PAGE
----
“I don’t,” said the young woman, “sorry.”

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The End of the Road
7:02 am
Mon April 7, 2014

On The Miserable Road: The Poetry of I-95

Inspired by I-95: A.R. Ammons was on I-95 when he saw the inspiration for one of his most decorated works.

Interstate 95 inspires more than just four-letter words, it turns out.

Twenty five years ago, poet A.R. Ammons and his wife were driving home from a visit with family in South Miami. Somewhere north of Dade County -- on I-95 -- Ammons looked out his window and there it was: one of South Florida’s infamous mountains of trash.

Garbage: A Poem was born.

garbage has to be the poem of our time because
garbage is spiritual, believable enough

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The End of the Road
2:26 pm
Sun March 30, 2014

PHOTOS: Highway Landscaping May Have Squelched Your Road Rage

Ponds, palms and poincianas. The roughly $6M makeover of the I-95/595 interchange is one of Florida's biggest highway beautification projects. Click through the images to see more highway landscaping.
Kenny Malone

There’s a good chance you’ve seen the work of Elisabeth Hassett and an equally good chance you didn’t really notice it. Hassett is the landscape architect for the Florida Department of Transportation’s District 4, which includes Broward and Palm Beach Counties. When there’s a need for highway-side landscape design, Hassett has almost definitely had a hand in choosing the plants and the layout -- a far more complicated art than you might imagine.

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From The Mouths Of Babes
12:15 pm
Thu March 27, 2014

Listen To An Adorable Little Girl Complain About Mayor Rob Ford... And Spiders

Credit Wikimedia Commons

Here, in order of priority, is what really gets the goat of one little girl from Toronto:

1. Spiders, for their webs are icky and sticky.

2. Toronto mayor Rob Ford. He is, according this little Torontonian, "not doing the job that he's supposed to."

Her full grievance is posted below. The second voice is her mother's.

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Let There Be Whine
12:07 am
Wed March 26, 2014

The Most Adorable Complaint Ever And Other Highlights From Our Pop-Up Complaints Booth

WLRN's pop-up complaints booth at the Wolfsonian-FIU.
Credit Diego Saldana-Rojas

We have heard your complaints. And they are hilarious -- especially this one from a little girl from Toronto who had thoughts on spiders... and the city's mayor:

Over the weekend we installed a popup complaints booth at the Wolfsonian FIU to coincide with the Power of Design Festival (co-presented by WLRN) centered on the theme of complaints. The concept was simple: Step inside our sound-resistant kiosk, speak into the microphone and gripe.

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The End of the Road
11:22 pm
Sun March 23, 2014

We Want Your I-95 Ire And Art

Commuter misery turned postal art, the I-95/395 interchange was featured in the U.S. Postal Service's "EARTHSCAPES" collection of Forever Stamps in 2012.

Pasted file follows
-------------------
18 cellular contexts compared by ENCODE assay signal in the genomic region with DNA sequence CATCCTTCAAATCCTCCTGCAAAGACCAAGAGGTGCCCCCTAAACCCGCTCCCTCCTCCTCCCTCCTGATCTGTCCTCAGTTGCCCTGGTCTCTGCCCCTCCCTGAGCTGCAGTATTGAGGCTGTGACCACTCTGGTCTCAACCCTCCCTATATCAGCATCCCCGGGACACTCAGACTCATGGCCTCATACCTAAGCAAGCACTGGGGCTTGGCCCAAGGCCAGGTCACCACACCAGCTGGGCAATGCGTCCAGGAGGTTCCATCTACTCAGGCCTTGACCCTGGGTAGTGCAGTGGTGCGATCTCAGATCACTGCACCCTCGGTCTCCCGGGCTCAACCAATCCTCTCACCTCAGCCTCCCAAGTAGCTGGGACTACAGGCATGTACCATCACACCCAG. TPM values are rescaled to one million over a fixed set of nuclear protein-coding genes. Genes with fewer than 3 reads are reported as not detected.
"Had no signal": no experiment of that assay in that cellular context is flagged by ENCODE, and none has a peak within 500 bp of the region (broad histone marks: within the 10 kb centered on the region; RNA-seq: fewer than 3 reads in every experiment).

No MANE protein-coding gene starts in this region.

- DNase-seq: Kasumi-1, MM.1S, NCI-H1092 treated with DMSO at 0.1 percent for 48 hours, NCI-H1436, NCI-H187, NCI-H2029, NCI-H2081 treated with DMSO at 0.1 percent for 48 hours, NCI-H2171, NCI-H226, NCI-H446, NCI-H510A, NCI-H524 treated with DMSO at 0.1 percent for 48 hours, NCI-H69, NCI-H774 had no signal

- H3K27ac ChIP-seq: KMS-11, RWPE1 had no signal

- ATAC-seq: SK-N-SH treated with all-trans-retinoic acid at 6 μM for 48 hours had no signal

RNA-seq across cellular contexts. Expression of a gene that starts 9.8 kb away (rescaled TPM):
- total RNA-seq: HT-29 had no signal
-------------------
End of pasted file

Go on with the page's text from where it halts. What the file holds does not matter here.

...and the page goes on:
Credit U.S. Postal Service

If you wrote a play about road rangers or made a quilt from fallen mattress, or glued together a Fabergé-style egg from pieces of shattered headlights, then for the love of highway please contact us.

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The End of the Road
2:39 am
Mon March 10, 2014

Here Is What It Looks Like When Traffic Engineers Design Highway Signs

I-95 according to North Carolina: 76 different designs were submitted between 1956 and 1957 during a contest that would shape the interstate's image forever. North Carolina's colorful design is pictured above.
Credit Kenny Malone

If North Carolina had its way, the interstate system would look very different today.

Before President Dwight D. Eisenhower had even signed the Federal-Aid Highway Act of 1956, the American Association of State Highway Officials was discussing the need for “a distinctive interstate route marker.” 

The U.S. Highway System already had the iconic shield you see along U.S. 1, AASHO decided the fledgling 40,000-mile superhighway needed its own brand.

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The End of the Road
4:17 pm
Fri February 28, 2014

Trying To Free Up 95 Express, FDOT Prices 'Lexus Lanes' At Lamborghini Rates

Credit Jeffery Katz / Florida Department of Transportation

“Lexus lanes” may have been too cheap for Miami. This past Saturday morning, South Florida drivers traded in for “Lamborghini lanes.”

The maximum possible toll on the 95 Express lanes increased from $7.00 to $10.50 — the mininum has doubled to 50 cents — in response to record numbers of motorists forking over what was thought to be a discouragingly high amount of money.

“That day you paid seven bucks, we were trying to get you not to go there,” said Rory Santana, who oversees Miami-Dade County’s stretch of 95 Express for the Florida Department of Transportation.

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Cuban Kitchen
4:29 pm
Wed February 19, 2014

A Cinematic Ode To Abuelita's Cuban Coffee

Luisa Toledo and her grandson Michael Toledo
Credit Kenny Malone

As part of our occasional Cuban Kitchen series here at WLRN-Miami Herald News, we bring you stories about our relationship with food and how food shapes our relationships. Listen to the story about Michael Toledo and his grandmother here, and read it below.

Michael Toledo was dozing off at his computer. It was 4 a.m. He was desperately trying to learn a digital video effect to impress his boss.

Against his better judgment, the 24-year-old tip-toed down the hall to his grandparents’ bedroom. Both were was fast asleep.